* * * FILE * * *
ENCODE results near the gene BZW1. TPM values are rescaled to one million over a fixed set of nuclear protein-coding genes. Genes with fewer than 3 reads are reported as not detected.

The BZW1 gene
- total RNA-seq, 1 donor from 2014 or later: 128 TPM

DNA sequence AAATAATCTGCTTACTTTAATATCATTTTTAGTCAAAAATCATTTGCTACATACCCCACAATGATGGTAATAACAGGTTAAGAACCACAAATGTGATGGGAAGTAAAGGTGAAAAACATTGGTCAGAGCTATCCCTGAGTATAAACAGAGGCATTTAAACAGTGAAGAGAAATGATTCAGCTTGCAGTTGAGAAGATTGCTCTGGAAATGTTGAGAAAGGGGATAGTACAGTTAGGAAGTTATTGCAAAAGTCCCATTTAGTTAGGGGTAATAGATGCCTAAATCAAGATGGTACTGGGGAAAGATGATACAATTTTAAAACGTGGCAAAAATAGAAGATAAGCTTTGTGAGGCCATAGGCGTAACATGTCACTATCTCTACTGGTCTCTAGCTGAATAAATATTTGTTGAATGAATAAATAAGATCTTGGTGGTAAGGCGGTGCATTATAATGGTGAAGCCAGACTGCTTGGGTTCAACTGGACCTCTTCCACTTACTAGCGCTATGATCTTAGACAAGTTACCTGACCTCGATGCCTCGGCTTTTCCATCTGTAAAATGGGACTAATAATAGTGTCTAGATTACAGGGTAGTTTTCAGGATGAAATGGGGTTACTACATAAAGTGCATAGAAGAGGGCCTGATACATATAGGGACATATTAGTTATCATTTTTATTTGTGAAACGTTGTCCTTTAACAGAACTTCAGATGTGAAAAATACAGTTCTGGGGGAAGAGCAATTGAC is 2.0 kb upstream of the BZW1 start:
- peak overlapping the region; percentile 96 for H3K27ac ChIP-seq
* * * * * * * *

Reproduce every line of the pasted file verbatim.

ENCODE results near the gene BZW1. TPM values are rescaled to one million over a fixed set of nuclear protein-coding genes. Genes with fewer than 3 reads are reported as not detected.

The BZW1 gene
- total RNA-seq, 1 donor from 2014 or later: 128 TPM

DNA sequence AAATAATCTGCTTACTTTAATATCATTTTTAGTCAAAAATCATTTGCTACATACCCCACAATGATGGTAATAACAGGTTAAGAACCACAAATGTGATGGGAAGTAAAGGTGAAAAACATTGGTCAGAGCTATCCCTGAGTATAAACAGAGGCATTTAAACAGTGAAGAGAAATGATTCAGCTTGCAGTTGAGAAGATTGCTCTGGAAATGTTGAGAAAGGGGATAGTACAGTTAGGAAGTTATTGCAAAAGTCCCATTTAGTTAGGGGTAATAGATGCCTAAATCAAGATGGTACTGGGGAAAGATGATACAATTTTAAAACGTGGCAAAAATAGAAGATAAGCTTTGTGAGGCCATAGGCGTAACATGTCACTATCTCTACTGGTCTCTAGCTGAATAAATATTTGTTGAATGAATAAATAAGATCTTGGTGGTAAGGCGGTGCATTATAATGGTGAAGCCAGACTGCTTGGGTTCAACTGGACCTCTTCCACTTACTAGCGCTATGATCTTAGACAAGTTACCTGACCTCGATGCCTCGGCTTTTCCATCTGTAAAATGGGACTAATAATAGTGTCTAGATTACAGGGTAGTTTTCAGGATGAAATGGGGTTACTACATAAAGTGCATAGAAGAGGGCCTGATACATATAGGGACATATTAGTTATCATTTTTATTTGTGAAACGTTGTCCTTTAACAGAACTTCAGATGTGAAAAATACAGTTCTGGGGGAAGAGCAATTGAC is 2.0 kb upstream of the BZW1 start:
- peak overlapping the region; percentile 96 for H3K27ac ChIP-seq